We have previously demonstrated that gallbladder bile is supersaturated with calcium bilirubinate in a canine dietary model of pigment gallstones. Supersaturation resulted from combined increases in the concentrations of both biliary calcium and unconjugated bilirubin. The elevations in biliary calcium and unconjugated bilirubin concentrations remain unexplained but could possibly be due to increases in hepatic or ductular secretion, alterations in bile composition with respect to calcium- or bilirubin-binding affinity, decreases in absorption from the gallbladder lumen, or, in the case of unconjugated bilirubin, production within the lumen by hydrolysis of conjugated bilirubin. Here, we study a single possible cause for the observed increase in biliary calcium concentration during pigment gallstone formation in dogs. Secretion of calcium into bile in dogs with pigment gallstones before and after infusion of the bile salt, taurocholate, was compared to normal dogs. A significant increase in bile acid-independent bile flow and calcium output (CaO) was observed at any given bile acid output. Thus, plots of bile flow and CaO versus bile acid output yielded two separate functions in normal dogs and dogs with pigment gallstones. The slopes of these functions were similar, but intercepts extrapolated to zero bile acid output were markedly different, indicating that bile acid-independent, but not bile acid-dependent, bile flow and CaO was increased. The increase in CaO was not due to secretion of bile with increased concentrations of calcium but rather to the increases in the rate of bile flow. These findings might, in part, explain elevated calcium concentrations since increased amounts of calcium would be presented to the gallbladder in these animals during gallstone formation.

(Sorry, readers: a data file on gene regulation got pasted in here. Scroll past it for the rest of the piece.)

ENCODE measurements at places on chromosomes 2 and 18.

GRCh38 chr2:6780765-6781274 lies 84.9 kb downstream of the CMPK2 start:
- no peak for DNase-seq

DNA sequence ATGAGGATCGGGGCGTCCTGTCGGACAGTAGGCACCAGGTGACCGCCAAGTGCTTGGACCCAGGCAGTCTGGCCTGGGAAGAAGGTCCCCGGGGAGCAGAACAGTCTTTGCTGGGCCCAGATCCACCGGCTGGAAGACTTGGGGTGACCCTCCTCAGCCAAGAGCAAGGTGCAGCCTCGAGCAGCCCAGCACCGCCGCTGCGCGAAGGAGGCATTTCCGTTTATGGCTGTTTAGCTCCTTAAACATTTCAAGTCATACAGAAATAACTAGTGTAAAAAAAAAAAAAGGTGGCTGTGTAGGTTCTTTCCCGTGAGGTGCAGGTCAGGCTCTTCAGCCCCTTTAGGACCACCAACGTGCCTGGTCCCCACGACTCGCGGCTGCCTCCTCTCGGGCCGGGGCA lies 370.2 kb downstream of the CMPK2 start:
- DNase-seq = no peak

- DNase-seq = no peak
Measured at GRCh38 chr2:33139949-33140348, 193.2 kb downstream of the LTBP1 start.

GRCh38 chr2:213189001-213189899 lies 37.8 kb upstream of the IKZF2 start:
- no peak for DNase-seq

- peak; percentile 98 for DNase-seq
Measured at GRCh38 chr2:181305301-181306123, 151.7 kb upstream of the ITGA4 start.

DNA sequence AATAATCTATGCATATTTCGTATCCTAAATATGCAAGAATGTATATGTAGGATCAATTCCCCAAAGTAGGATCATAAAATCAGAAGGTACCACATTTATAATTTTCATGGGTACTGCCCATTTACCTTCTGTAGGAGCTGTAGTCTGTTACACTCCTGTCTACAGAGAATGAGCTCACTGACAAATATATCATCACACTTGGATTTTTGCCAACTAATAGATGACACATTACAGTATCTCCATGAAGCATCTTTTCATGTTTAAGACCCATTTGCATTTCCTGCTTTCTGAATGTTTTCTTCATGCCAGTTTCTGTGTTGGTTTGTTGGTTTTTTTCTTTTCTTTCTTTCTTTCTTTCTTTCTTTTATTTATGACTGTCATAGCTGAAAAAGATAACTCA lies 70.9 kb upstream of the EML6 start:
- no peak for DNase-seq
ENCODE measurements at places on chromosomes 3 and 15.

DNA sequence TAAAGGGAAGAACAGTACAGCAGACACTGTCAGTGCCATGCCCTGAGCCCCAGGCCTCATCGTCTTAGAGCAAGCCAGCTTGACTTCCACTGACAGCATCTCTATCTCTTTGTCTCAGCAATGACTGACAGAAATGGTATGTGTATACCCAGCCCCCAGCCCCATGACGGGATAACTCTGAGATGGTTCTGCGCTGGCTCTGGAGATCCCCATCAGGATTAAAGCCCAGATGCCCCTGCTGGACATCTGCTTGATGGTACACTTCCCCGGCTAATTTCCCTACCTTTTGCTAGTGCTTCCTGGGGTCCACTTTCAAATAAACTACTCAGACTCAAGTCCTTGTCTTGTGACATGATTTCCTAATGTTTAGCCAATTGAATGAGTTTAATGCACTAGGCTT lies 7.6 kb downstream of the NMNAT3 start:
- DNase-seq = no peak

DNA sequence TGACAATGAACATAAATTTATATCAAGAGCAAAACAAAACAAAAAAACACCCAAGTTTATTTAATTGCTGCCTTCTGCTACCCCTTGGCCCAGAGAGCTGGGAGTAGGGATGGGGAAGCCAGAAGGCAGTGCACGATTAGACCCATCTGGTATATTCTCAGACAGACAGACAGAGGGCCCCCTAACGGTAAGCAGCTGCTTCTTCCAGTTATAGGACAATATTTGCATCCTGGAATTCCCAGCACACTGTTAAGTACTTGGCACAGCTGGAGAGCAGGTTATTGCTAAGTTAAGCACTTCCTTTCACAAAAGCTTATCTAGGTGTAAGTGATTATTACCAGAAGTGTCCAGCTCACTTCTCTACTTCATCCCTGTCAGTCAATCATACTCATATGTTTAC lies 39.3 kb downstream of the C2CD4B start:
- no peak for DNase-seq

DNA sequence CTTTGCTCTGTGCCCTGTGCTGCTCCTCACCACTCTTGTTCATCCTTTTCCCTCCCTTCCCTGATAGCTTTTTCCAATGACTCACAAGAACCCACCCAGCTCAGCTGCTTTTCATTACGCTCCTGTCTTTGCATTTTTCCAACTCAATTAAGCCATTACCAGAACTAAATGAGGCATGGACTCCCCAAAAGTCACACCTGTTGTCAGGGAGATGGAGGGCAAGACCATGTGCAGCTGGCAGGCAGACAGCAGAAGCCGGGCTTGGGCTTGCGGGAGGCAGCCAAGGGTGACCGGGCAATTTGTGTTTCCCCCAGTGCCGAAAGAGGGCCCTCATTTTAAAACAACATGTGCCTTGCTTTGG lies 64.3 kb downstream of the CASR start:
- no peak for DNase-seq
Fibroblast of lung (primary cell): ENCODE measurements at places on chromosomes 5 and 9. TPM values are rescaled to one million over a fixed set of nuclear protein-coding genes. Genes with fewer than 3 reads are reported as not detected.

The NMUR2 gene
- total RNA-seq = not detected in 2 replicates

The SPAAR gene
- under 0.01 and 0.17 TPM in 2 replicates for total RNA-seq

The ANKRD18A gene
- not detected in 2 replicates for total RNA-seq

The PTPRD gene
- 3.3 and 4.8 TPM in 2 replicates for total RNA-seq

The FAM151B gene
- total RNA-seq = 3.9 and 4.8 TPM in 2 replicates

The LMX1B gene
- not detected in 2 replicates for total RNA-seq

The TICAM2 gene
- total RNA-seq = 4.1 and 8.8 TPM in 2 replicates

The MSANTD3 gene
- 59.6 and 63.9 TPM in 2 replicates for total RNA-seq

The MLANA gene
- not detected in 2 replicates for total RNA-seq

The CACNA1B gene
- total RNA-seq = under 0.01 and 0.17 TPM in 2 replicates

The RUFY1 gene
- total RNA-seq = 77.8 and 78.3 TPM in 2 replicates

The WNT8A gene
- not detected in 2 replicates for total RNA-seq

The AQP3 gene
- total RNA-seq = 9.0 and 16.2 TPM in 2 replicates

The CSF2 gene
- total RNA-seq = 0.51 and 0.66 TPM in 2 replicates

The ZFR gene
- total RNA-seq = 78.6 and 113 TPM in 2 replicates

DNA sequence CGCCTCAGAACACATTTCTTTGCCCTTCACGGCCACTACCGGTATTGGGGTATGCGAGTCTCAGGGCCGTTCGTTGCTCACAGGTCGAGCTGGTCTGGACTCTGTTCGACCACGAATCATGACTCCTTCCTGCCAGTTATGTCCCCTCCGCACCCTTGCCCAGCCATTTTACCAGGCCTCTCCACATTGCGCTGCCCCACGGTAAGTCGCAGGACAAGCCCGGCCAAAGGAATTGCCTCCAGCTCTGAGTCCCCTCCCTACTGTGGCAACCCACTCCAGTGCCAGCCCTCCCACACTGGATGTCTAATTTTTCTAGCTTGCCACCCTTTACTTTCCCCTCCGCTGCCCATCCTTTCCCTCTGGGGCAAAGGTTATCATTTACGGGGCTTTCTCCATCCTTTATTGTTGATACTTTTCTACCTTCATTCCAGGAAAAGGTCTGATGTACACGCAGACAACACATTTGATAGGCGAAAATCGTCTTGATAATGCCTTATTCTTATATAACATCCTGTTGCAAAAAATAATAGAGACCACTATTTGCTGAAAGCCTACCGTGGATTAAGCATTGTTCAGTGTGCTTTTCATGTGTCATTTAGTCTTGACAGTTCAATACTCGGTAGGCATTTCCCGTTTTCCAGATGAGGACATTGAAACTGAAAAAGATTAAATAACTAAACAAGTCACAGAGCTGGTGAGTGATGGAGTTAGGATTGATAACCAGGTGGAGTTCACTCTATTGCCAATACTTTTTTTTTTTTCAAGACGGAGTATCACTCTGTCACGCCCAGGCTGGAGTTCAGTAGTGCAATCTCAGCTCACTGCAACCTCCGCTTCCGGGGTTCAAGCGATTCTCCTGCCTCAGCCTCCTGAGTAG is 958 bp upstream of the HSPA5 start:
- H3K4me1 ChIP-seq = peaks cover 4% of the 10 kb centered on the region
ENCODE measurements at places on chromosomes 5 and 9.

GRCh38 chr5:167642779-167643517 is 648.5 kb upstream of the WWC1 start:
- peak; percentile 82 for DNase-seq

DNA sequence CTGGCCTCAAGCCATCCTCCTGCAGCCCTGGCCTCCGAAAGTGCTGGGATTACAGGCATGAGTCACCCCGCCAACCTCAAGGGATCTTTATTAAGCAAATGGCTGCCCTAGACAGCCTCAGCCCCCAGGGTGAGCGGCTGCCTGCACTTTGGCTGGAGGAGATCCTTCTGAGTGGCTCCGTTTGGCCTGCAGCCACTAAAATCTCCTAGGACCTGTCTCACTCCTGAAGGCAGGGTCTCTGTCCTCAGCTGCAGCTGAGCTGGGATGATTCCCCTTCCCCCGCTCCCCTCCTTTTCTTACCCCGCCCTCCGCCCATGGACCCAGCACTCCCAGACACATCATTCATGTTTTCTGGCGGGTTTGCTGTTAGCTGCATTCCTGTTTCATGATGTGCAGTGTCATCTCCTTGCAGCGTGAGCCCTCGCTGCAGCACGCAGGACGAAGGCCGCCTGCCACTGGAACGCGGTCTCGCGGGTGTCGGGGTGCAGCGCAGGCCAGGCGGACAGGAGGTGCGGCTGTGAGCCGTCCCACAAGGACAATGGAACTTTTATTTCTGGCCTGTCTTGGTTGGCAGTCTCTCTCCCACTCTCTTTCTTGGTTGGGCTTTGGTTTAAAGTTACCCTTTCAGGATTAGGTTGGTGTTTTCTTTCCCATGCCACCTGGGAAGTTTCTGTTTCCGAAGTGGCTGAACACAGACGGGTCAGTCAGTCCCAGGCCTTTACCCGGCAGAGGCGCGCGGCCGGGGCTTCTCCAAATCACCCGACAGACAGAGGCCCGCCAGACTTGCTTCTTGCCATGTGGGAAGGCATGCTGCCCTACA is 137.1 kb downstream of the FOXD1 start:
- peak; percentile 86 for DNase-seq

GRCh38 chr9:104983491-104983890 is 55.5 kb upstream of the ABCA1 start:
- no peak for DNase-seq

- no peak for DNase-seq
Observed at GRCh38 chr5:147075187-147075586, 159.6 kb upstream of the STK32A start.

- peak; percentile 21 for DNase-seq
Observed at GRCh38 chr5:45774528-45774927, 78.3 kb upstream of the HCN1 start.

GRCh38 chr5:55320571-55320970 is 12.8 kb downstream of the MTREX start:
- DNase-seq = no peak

- bile acid-dependent bile flow
- bile acid-independent bile flow
- calcium output
- pigment gallstones
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